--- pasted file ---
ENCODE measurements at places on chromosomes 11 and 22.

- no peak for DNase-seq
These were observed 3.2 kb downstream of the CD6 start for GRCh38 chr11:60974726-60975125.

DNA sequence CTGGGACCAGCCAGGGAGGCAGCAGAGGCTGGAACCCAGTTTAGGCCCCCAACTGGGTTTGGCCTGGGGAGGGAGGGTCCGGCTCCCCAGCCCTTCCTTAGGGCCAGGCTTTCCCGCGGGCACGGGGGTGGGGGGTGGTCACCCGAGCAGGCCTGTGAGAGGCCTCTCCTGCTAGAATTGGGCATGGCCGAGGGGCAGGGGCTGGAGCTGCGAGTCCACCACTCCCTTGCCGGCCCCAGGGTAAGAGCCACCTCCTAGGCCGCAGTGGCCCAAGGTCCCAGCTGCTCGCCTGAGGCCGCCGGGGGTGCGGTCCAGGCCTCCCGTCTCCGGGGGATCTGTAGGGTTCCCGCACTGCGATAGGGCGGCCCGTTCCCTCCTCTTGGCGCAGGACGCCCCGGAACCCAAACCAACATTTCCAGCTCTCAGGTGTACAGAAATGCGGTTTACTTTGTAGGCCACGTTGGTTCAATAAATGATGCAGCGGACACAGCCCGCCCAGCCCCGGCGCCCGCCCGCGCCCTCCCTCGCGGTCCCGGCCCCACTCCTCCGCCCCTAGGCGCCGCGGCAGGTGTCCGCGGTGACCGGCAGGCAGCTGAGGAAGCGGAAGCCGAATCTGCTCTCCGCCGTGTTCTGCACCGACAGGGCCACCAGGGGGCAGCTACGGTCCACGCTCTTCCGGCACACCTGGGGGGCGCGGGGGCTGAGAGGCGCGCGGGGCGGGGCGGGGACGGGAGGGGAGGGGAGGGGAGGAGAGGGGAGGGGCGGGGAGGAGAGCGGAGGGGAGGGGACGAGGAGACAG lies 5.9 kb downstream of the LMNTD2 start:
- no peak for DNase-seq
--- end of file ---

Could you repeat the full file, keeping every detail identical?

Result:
ENCODE measurements at places on chromosomes 11 and 22.

- no peak for DNase-seq
These were observed 3.2 kb downstream of the CD6 start for GRCh38 chr11:60974726-60975125.

DNA sequence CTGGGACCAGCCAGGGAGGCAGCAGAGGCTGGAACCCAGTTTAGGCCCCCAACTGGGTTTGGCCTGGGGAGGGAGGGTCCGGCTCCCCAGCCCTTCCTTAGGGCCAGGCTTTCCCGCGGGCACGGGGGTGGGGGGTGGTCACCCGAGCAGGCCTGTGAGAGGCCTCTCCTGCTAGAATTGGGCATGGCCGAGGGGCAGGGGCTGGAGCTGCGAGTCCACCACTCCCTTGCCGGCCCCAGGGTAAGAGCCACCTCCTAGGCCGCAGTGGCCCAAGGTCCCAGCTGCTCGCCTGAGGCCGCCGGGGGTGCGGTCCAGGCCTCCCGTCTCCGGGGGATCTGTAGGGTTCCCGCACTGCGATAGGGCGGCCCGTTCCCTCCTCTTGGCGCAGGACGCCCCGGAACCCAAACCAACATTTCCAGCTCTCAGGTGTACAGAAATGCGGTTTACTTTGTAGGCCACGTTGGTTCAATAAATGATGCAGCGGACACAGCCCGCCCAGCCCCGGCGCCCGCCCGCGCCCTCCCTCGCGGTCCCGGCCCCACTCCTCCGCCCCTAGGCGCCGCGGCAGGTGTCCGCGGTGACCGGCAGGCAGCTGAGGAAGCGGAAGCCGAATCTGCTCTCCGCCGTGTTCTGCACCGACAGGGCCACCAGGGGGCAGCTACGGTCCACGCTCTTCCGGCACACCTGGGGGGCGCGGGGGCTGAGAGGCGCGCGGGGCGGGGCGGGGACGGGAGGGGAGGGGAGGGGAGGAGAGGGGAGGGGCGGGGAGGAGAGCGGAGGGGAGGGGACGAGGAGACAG lies 5.9 kb downstream of the LMNTD2 start:
- no peak for DNase-seq